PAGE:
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Proceedings Paper

Scanning Tunneling Optical Microscopy (STOM) Using A Stylus Sensor Application To Topography Analysis Of Guiding Surfaces
Author(s): Khaled Sarayeddine; Daniel Courjon; Michel Spajer
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Paper Abstract

For overpassing the classical limit of resolution in optical microscopy, it is necessary to detect the diffracted light from small objects in the near field and not in the far field as in classical microscopy. A particular case is the detection of the evanescent field lying on the surface of a guiding structure. These surface waves interact with the object details and then can be used for determining the topography of the object. The chief problem is the detection because the light beam is confined on the object surface. A solution consists of frustrating the evanescent field by means of a dielectric probe. The conversion of the in-homogeneous waves into homogeneous ones is fundamentally similar to the electronic tunneling effect. Subwavelength resolution can be obtained by placing a suitable optical stylus connected to an optical fibre near the surface. A xyz piezo-electric micropositioning system allows then to scan the object surface under test. A microscope exploiting this principle has been built. Preliminary experimental results are presented and discussed.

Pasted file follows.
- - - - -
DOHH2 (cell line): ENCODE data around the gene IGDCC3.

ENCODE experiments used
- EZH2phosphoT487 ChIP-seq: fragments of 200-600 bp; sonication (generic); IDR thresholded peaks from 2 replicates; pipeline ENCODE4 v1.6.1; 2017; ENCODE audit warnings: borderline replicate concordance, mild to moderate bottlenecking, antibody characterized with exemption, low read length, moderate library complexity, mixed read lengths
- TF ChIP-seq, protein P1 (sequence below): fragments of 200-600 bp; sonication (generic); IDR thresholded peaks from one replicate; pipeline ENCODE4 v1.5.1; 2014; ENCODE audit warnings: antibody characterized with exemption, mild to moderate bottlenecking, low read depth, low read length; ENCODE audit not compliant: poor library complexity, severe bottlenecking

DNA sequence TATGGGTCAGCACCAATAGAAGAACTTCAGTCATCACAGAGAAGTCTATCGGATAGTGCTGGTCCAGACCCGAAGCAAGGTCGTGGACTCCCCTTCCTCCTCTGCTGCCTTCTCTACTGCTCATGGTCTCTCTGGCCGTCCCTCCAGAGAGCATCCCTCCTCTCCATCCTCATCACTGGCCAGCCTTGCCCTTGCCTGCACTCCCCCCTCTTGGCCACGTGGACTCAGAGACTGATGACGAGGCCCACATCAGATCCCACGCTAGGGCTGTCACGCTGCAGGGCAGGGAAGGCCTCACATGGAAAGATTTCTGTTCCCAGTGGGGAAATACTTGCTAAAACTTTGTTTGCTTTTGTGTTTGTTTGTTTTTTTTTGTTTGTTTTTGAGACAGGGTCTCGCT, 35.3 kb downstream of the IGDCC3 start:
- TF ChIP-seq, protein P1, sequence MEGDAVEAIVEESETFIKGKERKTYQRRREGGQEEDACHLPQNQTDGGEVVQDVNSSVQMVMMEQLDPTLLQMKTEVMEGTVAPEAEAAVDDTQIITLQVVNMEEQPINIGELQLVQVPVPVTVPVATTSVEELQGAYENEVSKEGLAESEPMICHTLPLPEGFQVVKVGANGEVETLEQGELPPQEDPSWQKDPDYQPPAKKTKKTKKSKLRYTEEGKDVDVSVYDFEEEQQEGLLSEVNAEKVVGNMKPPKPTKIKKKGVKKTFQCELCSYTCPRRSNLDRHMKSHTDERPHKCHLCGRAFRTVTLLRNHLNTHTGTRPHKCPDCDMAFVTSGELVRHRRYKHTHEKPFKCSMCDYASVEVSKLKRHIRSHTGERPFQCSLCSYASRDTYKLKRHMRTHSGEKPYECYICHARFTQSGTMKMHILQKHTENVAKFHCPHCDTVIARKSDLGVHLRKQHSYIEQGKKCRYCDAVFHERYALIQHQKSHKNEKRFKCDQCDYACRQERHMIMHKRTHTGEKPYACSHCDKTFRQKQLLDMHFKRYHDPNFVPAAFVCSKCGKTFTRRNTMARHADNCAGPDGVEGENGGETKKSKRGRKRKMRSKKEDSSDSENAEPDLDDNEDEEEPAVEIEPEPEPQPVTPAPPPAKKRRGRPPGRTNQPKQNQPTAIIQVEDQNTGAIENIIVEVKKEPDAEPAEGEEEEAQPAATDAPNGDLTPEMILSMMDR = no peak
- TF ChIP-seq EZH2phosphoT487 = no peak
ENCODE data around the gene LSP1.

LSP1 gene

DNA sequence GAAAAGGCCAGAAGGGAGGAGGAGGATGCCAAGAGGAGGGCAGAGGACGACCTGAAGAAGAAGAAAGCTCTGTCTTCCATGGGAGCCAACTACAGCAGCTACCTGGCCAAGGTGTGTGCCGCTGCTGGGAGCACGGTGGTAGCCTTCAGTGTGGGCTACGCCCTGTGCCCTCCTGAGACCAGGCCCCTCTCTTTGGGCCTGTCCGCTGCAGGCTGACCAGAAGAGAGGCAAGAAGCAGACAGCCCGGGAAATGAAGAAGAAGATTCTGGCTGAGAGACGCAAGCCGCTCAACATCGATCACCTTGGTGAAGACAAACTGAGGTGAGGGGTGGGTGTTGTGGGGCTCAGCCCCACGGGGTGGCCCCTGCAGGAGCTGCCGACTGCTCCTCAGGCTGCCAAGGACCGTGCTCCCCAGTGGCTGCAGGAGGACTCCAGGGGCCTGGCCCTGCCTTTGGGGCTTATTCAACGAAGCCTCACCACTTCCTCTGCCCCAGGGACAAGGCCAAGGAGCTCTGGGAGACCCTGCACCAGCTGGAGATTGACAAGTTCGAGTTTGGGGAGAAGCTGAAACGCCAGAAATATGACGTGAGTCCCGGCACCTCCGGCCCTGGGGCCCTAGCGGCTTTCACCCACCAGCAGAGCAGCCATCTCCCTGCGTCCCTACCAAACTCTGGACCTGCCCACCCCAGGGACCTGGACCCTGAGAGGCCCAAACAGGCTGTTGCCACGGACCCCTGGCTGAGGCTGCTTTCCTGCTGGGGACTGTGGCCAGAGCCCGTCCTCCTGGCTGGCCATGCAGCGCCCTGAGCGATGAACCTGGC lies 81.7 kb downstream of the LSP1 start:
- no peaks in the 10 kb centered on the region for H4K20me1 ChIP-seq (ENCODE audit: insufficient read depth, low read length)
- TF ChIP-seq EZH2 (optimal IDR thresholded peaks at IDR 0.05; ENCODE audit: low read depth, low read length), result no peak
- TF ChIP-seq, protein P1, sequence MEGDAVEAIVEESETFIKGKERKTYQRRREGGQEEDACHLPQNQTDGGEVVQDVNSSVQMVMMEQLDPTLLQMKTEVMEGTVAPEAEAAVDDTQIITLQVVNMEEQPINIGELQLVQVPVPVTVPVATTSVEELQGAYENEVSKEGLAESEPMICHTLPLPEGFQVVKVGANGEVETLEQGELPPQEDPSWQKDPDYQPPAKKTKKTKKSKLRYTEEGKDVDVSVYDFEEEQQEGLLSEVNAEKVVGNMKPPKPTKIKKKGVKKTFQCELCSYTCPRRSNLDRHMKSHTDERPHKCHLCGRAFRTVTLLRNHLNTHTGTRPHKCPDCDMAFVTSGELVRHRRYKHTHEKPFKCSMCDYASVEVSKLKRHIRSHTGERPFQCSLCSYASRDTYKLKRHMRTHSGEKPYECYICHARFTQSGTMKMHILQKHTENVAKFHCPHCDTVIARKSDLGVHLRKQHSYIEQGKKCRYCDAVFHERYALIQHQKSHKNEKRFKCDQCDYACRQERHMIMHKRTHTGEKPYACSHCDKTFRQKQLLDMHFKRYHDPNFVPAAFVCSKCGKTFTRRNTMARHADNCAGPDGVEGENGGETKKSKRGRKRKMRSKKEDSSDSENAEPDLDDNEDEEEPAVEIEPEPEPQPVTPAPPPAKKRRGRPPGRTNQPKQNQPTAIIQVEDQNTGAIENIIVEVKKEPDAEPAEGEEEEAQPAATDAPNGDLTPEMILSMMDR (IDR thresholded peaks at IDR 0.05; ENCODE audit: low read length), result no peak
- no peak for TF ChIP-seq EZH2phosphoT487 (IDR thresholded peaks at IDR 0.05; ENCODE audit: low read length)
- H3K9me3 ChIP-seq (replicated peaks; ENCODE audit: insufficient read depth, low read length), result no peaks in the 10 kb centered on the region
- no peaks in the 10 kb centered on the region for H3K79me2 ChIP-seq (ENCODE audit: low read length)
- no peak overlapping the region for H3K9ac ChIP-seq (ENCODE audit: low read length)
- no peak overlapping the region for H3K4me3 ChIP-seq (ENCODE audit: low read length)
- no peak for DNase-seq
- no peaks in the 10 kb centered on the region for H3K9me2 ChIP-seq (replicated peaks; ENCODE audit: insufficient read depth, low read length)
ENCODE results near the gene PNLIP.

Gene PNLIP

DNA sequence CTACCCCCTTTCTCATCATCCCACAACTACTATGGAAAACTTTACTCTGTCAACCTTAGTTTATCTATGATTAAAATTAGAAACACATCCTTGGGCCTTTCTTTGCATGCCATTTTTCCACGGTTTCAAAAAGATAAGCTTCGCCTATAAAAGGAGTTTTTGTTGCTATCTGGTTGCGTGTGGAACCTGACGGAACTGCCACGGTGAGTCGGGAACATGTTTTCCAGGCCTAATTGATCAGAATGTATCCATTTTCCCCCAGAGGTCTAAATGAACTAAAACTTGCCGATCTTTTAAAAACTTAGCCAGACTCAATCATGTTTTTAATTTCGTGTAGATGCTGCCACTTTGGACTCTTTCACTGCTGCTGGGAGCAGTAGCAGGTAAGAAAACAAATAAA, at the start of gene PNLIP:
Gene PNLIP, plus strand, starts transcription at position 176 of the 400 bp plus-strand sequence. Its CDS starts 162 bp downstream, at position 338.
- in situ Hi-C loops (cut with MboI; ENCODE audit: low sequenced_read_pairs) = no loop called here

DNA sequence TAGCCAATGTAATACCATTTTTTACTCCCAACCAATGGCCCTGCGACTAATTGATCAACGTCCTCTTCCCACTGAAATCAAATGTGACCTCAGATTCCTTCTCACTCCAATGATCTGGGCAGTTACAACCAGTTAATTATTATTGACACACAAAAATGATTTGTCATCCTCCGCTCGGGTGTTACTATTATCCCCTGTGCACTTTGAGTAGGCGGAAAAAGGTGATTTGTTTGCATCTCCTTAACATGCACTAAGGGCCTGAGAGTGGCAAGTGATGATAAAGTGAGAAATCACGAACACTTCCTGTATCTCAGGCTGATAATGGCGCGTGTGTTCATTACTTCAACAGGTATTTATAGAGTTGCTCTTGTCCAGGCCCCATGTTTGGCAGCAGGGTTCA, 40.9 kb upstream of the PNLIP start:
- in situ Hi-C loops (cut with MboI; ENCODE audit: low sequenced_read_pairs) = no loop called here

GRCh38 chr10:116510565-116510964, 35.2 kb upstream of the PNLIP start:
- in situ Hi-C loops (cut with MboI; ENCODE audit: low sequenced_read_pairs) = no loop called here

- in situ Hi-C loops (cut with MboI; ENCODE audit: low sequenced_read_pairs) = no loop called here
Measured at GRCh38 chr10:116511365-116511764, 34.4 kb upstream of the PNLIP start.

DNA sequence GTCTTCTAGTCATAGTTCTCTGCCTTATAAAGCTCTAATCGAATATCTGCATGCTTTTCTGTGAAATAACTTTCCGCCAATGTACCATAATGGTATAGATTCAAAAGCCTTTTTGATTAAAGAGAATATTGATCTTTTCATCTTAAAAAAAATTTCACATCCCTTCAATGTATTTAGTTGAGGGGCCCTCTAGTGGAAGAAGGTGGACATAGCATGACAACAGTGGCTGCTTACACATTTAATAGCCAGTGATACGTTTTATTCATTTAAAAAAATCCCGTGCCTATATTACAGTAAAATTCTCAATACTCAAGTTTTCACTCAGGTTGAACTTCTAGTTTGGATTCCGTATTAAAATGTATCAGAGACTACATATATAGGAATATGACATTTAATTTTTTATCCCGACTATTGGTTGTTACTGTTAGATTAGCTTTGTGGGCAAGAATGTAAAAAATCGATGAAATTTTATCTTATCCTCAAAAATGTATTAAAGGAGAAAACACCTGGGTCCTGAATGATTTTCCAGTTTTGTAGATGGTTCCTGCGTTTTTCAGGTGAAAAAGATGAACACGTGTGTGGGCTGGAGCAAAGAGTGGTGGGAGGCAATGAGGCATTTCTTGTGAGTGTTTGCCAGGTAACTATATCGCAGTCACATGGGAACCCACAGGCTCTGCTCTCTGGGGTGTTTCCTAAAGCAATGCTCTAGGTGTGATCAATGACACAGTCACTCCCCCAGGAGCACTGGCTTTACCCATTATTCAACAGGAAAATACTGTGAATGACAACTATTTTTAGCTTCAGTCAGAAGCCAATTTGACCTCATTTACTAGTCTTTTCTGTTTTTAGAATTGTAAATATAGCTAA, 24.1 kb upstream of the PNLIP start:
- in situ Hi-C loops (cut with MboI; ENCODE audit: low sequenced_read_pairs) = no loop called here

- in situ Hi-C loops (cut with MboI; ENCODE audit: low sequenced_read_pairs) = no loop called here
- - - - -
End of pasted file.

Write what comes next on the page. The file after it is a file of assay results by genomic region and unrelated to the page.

Paper Details

Date Published: 28 September 1989
PDF: 5 pages
Proc. SPIE 1139, Optical Storage and Scanning Technology, (28 September 1989); doi: 10.1117/12.961775
Show Author Affiliations
Khaled Sarayeddine, CNRS (France)
Daniel Courjon, CNRS (France)
Michel Spajer, CNRS (France)

Published in SPIE Proceedings Vol. 1139:
Optical Storage and Scanning Technology
Tony Wilson, Editor(s)

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